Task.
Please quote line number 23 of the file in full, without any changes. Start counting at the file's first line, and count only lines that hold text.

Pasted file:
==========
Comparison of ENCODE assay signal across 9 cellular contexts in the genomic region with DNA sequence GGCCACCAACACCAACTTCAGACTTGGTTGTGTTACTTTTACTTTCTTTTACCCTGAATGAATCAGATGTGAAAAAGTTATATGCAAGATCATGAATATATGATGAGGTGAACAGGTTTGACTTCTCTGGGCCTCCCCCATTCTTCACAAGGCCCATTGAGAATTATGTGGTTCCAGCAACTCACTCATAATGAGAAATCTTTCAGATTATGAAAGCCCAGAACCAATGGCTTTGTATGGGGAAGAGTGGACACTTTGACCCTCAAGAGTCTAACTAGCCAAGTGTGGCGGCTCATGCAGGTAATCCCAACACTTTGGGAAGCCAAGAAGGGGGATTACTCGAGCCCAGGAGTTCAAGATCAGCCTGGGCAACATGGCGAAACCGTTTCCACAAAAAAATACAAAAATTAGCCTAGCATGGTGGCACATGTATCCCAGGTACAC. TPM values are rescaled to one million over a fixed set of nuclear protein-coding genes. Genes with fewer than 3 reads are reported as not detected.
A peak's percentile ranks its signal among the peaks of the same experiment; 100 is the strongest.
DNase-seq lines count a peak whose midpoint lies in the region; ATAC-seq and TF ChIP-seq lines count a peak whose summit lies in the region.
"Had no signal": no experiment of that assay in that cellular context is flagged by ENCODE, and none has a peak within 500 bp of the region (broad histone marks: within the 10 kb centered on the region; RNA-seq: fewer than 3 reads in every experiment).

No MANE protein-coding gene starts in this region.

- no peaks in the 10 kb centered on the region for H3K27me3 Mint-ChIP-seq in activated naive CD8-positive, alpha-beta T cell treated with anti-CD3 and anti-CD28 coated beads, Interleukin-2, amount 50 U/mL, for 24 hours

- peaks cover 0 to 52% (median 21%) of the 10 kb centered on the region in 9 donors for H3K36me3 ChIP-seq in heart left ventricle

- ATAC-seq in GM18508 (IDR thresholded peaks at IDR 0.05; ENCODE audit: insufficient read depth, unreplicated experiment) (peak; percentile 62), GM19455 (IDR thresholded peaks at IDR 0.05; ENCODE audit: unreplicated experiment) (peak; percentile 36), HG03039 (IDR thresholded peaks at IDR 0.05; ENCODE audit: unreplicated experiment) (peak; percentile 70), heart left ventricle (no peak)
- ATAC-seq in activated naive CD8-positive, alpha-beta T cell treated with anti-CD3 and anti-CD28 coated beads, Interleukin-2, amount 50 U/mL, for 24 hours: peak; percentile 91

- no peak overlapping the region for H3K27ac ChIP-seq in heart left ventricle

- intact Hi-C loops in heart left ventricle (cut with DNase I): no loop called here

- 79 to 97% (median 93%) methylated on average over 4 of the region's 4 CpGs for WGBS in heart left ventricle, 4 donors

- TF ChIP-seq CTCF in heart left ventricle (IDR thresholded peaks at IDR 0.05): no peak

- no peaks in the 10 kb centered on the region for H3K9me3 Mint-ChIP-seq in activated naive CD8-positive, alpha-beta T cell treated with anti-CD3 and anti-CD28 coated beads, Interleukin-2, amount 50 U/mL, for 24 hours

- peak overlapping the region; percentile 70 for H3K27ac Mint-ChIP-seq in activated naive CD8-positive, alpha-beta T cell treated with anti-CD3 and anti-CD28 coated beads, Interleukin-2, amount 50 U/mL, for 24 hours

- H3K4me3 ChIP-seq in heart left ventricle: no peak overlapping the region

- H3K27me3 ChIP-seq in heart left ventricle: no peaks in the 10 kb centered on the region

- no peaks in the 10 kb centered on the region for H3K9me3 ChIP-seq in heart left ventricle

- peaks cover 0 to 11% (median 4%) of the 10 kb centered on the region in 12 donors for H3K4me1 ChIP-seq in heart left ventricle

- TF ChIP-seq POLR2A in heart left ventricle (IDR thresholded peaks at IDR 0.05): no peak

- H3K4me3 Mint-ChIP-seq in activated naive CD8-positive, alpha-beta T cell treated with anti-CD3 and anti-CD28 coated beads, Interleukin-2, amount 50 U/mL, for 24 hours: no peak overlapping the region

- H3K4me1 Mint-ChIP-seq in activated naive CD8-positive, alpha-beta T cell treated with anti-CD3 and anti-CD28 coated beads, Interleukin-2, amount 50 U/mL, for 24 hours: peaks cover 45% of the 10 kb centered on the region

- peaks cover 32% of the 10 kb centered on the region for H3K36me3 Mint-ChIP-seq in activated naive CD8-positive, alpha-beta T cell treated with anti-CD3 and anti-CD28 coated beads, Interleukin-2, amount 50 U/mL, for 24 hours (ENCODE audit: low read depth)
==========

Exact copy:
- peaks cover 32% of the 10 kb centered on the region for H3K36me3 Mint-ChIP-seq in activated naive CD8-positive, alpha-beta T cell treated with anti-CD3 and anti-CD28 coated beads, Interleukin-2, amount 50 U/mL, for 24 hours (ENCODE audit: low read depth)